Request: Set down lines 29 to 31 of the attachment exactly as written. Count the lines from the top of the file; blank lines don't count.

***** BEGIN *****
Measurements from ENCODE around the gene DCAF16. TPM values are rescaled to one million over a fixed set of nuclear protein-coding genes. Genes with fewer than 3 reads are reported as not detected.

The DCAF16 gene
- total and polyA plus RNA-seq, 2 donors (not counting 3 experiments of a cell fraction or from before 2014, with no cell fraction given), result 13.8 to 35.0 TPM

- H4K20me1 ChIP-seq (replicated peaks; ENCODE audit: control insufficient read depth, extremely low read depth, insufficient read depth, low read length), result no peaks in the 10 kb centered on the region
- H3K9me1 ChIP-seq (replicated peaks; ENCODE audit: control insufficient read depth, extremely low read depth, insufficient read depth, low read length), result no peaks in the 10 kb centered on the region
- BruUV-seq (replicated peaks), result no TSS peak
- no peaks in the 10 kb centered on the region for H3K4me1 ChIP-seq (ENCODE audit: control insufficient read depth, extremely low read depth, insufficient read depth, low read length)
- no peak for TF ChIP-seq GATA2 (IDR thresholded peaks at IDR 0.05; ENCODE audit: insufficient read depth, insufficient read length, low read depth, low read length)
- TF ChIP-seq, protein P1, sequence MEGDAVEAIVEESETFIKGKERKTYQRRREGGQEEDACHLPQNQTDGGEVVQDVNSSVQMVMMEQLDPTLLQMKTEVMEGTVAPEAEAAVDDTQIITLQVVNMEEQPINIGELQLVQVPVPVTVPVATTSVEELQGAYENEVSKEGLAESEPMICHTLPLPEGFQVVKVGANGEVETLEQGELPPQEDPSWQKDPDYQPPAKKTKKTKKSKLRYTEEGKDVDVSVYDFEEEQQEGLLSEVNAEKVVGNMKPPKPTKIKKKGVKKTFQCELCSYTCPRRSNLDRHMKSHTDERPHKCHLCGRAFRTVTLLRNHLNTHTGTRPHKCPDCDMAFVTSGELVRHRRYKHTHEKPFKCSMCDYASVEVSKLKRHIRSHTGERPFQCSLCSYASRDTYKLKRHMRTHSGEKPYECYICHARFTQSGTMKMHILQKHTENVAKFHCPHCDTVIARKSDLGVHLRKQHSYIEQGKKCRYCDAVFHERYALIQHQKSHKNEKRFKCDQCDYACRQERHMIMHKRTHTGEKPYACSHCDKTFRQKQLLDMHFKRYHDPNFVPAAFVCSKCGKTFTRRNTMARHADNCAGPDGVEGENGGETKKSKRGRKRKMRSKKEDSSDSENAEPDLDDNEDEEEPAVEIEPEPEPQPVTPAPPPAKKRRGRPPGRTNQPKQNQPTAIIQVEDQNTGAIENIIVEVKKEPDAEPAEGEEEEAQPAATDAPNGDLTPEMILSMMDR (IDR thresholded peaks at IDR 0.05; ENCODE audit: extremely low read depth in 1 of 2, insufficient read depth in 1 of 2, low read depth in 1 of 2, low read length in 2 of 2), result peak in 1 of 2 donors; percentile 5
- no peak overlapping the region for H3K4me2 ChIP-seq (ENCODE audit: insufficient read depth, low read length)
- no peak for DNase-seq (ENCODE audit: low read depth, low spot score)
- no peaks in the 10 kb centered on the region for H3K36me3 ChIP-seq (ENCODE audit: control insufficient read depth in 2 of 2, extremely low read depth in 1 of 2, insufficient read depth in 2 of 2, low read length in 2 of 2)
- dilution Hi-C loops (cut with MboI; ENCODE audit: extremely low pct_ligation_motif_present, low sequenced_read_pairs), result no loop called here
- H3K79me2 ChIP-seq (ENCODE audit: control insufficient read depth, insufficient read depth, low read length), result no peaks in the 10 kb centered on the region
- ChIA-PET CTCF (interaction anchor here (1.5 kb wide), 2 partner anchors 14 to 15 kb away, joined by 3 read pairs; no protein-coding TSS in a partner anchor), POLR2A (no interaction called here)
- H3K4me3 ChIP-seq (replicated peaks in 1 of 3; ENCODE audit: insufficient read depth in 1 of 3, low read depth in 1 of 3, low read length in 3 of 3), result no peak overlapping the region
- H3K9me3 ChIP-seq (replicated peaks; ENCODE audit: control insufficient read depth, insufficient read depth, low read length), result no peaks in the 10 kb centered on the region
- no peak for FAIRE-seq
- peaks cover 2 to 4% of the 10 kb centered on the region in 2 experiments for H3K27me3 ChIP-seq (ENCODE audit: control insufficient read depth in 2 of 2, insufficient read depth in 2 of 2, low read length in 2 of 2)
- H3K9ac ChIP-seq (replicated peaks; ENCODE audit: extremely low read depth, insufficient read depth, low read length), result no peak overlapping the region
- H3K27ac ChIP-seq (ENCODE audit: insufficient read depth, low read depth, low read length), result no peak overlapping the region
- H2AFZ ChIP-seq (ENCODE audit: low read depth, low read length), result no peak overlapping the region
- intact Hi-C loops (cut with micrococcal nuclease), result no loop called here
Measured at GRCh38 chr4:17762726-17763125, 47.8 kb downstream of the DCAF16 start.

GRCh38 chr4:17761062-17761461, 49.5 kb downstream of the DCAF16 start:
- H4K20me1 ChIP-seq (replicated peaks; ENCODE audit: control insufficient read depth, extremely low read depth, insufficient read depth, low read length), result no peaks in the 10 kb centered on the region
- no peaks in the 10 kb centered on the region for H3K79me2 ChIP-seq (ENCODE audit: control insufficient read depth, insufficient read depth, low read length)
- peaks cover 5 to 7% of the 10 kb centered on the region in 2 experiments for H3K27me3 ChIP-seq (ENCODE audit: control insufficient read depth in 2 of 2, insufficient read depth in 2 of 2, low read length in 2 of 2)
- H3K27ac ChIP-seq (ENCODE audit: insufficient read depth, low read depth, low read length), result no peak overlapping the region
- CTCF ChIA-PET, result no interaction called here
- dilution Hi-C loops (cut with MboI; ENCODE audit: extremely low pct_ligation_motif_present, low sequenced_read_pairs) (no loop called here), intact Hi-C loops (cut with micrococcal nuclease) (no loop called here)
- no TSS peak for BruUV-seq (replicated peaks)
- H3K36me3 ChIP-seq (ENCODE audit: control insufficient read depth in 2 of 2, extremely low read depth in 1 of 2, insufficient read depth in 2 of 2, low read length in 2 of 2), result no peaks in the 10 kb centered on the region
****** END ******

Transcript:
- H3K27ac ChIP-seq (ENCODE audit: insufficient read depth, low read depth, low read length), result no peak overlapping the region
- CTCF ChIA-PET, result no interaction called here
- dilution Hi-C loops (cut with MboI; ENCODE audit: extremely low pct_ligation_motif_present, low sequenced_read_pairs) (no loop called here), intact Hi-C loops (cut with micrococcal nuclease) (no loop called here)